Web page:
TEMPORARY power supplier Aggreko was the biggest faller in the FTSE 100 index as investors digested news that the company’s high-margin power projects division is in the midst of a “soft patch”.
Soldiers pulling out of Afghanistan, and Japan’s recovery from the devastating tsunami of 2011, hit the Glasgow-based firm, with trading profit dipping 2 per cent in the six months to 30 June to £146 million.
Despite the difficulties – which had been flagged up previously by Aggreko – chief executive Rupert Soames remained in a typically confident mood, describing the company as “cautious, not nervous” about the trading outlook.
“We know there is a lot of need out there, because we have got a lot of customers coming to our door and knocking, but they are more cautious right now about actually laying the credit card on the table,” Soames told The Scotsman.
Although emerging markets are slowing from the “headlong pace” of the past ten years, Soames said they would still continue to chalk up growth.
“We have seen this before – this is a break in growth, not broken growth,” he said.
Analysts tended to agree with his assessment, with most taking the view that the power projects division is in a temporary lull.
Caroline de La Soujeole, an analyst at Cantor Fitzgerald, said the group’s long-term growth prospects remained “solid”. “Meeting peak capacity demand in emerging markets will remain a problem for the foreseeable future,” she said, adding that Aggreko was well-positioned to benefit from the gap between supply and demand.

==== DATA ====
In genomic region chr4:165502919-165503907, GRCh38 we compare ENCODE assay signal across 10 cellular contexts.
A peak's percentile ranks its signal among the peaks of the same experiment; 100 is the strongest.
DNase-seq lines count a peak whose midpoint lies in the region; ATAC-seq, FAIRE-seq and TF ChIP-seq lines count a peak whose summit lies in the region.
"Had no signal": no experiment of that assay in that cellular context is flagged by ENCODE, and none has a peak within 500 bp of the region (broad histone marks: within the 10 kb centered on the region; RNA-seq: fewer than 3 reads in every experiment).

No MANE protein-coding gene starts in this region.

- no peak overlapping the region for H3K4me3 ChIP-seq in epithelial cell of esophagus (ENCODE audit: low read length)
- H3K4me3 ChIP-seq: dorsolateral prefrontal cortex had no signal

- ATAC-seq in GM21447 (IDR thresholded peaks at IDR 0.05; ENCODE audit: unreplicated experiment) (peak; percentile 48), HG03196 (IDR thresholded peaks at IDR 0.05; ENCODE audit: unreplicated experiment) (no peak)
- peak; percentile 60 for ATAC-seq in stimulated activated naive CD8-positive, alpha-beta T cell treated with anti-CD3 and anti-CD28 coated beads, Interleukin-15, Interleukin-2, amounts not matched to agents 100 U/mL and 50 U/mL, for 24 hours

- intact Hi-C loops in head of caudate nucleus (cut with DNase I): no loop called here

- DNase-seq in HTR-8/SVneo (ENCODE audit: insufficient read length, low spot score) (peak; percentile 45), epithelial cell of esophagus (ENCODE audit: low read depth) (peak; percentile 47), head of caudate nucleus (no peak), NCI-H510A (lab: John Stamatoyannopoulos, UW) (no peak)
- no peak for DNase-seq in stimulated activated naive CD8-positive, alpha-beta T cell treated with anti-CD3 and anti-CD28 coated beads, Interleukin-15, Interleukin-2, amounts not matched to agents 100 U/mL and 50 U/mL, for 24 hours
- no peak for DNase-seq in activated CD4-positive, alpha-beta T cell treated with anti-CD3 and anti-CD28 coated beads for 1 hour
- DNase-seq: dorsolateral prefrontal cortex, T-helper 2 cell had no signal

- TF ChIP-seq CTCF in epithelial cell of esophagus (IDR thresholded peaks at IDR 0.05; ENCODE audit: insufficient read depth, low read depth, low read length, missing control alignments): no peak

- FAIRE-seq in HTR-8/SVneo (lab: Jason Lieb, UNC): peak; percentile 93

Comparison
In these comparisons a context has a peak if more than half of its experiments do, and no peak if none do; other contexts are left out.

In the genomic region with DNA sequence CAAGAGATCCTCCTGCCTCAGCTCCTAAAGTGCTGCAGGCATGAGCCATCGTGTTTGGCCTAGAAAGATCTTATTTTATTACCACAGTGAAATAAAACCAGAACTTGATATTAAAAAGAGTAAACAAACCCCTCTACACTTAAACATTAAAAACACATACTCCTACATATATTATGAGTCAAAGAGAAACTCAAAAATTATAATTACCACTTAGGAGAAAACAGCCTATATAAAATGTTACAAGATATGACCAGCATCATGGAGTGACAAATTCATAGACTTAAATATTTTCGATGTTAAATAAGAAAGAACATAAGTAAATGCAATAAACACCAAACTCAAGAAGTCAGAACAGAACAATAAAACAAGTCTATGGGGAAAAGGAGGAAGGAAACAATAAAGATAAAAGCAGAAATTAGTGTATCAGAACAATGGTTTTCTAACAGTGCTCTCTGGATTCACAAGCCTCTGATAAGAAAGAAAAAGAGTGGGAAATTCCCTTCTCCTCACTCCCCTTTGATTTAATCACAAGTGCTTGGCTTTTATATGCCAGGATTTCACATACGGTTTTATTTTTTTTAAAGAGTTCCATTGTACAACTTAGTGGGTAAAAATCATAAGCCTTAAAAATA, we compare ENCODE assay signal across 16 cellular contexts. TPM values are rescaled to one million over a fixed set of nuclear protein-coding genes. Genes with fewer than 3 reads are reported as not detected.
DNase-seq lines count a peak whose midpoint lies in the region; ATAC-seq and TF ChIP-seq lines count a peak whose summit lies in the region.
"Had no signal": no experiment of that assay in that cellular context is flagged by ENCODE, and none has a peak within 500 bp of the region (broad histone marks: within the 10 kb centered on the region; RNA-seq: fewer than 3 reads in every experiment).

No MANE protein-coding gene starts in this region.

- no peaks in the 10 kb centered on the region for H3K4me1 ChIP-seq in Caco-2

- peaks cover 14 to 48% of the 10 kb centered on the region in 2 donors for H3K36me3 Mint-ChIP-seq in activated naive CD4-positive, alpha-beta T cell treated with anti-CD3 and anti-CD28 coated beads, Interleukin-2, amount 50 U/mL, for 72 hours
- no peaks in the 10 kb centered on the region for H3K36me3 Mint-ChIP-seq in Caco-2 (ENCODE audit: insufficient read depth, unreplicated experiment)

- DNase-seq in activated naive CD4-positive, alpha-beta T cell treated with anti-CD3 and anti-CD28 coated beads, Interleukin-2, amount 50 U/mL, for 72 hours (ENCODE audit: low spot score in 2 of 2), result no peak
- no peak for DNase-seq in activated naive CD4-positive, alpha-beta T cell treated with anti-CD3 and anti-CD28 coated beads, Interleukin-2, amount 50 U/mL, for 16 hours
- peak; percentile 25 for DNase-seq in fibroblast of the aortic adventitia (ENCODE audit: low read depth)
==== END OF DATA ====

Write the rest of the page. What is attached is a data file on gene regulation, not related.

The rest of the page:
The star performer during the first half was the company’s “local” division, which rents out generators and cooling units.
The business accounted for 60 per cent of the group’s £760m of sales in the first half, up 9 per cent on the previous year. Profit margins strengthened from 13 per cent to 14 per cent.
By contrast, margins in the power projects division fell by three basis points to 31 per cent on revenues that remained roughly level with the same period a year earlier.
The company does not anticipate an increase in the pace of new power project orders “in the immediate future”, but higher uptake of its gas-fuelled generators should offset lower sales to the military and to Japan in the second half.
Aggreko now has about 1,000 megawatts of gas-fuelled capacity, which is cheaper and cleaner to run than diesel equipment.
Investment in kit is expected to fall to about £240m for the full year, nearly half of what the company spent in 2012.
Shares in Aggreko fell by 7.7 per cent, closing down 137p at 1,643p, the stock’s worst performance since it warned in December of slowing growth in emerging markets.
The interim dividend rose by 10 per cent to 9.11p.